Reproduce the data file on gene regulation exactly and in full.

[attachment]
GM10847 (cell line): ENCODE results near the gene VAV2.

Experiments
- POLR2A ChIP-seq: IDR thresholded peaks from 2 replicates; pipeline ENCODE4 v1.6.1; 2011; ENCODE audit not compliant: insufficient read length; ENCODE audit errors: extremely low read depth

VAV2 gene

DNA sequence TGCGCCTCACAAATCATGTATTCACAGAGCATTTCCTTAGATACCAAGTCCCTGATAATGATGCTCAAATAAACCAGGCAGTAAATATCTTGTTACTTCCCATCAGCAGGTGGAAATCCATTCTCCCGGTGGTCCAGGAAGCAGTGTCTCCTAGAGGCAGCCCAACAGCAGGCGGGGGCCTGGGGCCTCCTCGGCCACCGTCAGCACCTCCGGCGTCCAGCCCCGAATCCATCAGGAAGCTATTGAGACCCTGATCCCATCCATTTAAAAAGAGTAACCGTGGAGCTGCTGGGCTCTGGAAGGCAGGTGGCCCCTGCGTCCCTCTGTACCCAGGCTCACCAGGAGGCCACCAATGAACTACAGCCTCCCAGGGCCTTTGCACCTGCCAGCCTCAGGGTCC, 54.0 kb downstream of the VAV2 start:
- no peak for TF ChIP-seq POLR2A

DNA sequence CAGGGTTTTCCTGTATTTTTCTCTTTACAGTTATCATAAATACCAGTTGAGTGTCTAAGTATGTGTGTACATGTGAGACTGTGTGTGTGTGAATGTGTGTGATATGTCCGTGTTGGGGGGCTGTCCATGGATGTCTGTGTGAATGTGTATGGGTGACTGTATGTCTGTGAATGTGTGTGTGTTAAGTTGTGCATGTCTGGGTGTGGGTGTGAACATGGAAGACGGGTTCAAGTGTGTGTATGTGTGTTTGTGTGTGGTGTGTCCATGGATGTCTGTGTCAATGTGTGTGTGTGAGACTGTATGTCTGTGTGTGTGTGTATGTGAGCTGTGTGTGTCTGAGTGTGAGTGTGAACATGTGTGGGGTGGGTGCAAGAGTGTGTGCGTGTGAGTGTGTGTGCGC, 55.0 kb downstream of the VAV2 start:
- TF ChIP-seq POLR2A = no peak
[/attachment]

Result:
GM10847 (cell line): ENCODE results near the gene VAV2.

Experiments
- POLR2A ChIP-seq: IDR thresholded peaks from 2 replicates; pipeline ENCODE4 v1.6.1; 2011; ENCODE audit not compliant: insufficient read length; ENCODE audit errors: extremely low read depth

VAV2 gene

DNA sequence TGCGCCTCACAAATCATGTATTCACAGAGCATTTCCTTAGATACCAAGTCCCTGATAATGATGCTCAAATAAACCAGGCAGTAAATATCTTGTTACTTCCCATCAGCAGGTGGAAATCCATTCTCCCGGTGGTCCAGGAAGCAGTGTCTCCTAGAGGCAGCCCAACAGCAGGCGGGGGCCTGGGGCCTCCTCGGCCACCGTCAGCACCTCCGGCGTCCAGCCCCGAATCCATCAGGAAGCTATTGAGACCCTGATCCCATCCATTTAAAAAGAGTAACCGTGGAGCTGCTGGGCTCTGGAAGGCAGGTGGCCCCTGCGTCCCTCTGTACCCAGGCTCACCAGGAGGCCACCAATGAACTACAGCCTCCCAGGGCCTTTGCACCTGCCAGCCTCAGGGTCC, 54.0 kb downstream of the VAV2 start:
- no peak for TF ChIP-seq POLR2A

DNA sequence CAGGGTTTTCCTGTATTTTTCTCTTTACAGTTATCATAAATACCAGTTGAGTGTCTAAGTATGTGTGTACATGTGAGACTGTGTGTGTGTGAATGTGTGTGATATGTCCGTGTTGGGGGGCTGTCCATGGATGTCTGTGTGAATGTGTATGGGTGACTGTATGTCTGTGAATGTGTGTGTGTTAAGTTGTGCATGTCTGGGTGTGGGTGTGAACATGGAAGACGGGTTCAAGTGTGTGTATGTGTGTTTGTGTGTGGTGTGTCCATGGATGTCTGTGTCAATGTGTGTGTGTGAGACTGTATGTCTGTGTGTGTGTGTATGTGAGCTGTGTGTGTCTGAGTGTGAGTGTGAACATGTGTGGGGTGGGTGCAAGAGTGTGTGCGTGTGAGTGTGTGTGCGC, 55.0 kb downstream of the VAV2 start:
- TF ChIP-seq POLR2A = no peak